From Wachter’s World, which he prefaces with:
As a member of the executive committee of the American Board of Internal Medicine, I can’t provide too much of the inside scoop, so I’ll mainly point you to the published descriptions of a remarkable case: that of one Dr. Arora, who ran an ABIM board review course with a difference.
Good for the ABIM. If you need to cheat to pass the Boards, you don’t need to be Board Certified.
Philadelphia, PA, June 9, 2010 – The American Board of Internal Medicine (ABIM) took formal action today to sanction 139 physicians for soliciting or sharing confidential examination questions used to certify doctors in internal medicine and its subspecialties. ABIM has also initiated legal action in the U.S. District Court for the Eastern District of Pennsylvania last week against five physicians who were among the most egregious offenders.
Through an extensive investigation, ABIM established that the physicians being sanctioned shared or solicited actual ABIM examination questions – a significant breach in the professional standards ABIM requires of all of its board-certified physicians and any physician taking the exam for certification. Hundreds of questions were compromised and immediately removed from the ABIM exam question pool.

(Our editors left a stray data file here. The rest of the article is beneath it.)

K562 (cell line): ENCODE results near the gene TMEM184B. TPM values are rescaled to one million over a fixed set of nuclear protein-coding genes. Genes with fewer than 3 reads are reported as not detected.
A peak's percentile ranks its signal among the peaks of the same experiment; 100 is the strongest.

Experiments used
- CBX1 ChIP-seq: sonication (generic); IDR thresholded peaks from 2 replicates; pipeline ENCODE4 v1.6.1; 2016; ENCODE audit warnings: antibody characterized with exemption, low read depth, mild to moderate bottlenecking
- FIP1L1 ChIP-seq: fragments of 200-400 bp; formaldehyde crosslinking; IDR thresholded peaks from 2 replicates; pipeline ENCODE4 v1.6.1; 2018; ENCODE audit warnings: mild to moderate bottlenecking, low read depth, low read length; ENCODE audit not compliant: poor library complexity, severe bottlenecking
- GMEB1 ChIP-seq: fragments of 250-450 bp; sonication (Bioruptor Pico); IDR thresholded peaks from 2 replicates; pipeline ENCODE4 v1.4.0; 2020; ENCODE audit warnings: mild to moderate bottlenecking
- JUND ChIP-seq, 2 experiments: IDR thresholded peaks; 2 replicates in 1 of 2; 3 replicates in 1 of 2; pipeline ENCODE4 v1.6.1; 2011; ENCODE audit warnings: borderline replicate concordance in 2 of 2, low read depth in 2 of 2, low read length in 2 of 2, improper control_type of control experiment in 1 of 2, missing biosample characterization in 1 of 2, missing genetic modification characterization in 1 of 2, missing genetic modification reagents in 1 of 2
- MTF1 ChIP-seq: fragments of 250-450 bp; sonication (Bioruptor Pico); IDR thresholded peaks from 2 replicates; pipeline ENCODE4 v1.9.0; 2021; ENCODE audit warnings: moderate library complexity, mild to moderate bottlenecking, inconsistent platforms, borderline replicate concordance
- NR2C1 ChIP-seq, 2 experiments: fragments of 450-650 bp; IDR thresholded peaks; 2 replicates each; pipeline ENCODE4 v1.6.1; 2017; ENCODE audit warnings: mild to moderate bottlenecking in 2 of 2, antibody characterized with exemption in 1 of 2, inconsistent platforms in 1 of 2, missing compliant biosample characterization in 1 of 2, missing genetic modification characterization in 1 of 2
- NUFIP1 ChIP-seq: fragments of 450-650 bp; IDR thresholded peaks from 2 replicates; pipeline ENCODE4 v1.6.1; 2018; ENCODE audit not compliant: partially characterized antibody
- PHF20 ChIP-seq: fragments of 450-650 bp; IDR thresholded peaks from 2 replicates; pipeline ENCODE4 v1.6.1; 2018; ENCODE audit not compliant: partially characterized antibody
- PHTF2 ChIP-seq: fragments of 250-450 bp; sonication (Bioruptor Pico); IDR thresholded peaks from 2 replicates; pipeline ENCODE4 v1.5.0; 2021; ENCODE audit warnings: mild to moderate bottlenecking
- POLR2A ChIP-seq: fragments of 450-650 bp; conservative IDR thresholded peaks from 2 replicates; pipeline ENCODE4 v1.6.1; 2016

For the test to mean something, it has to be, you know, a test. Not a test where you remember the question and know that answer, but a test wherein, when faced with a question, you know the substance of the material, are able to apply reasoning skills and arrive at the correct result.
I’d think the hospitals these docs practice at (and the states that license them) would be very interested in the circumstances surrounding their loss of board certification. They could very conceivably lose more than their boards…